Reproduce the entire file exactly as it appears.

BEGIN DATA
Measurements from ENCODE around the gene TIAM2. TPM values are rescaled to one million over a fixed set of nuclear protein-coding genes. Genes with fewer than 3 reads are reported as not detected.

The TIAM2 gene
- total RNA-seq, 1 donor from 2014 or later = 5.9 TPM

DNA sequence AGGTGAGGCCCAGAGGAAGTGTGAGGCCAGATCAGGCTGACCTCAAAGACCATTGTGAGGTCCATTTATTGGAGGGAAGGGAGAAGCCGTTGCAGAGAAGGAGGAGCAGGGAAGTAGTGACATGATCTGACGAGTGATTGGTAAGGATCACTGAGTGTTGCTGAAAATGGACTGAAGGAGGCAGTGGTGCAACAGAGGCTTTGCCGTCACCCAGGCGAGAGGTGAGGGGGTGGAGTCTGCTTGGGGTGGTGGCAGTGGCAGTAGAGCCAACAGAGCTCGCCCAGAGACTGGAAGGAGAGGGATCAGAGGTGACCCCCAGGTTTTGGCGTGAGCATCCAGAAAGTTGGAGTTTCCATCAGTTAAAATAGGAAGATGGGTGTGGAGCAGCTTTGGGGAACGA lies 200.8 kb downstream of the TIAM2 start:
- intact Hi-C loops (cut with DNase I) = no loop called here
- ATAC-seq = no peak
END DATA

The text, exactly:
Measurements from ENCODE around the gene TIAM2. TPM values are rescaled to one million over a fixed set of nuclear protein-coding genes. Genes with fewer than 3 reads are reported as not detected.

The TIAM2 gene
- total RNA-seq, 1 donor from 2014 or later = 5.9 TPM

DNA sequence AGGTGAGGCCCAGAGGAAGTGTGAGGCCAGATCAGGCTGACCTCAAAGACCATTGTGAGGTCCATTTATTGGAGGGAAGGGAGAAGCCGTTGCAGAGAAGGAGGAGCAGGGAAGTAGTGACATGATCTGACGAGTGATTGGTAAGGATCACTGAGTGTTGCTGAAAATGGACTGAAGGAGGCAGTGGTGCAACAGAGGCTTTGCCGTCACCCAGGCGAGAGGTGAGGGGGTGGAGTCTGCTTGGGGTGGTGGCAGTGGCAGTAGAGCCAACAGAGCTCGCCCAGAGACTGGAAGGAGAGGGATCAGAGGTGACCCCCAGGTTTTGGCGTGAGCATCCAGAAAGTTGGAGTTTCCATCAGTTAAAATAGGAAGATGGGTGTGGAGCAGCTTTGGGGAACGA lies 200.8 kb downstream of the TIAM2 start:
- intact Hi-C loops (cut with DNase I) = no loop called here
- ATAC-seq = no peak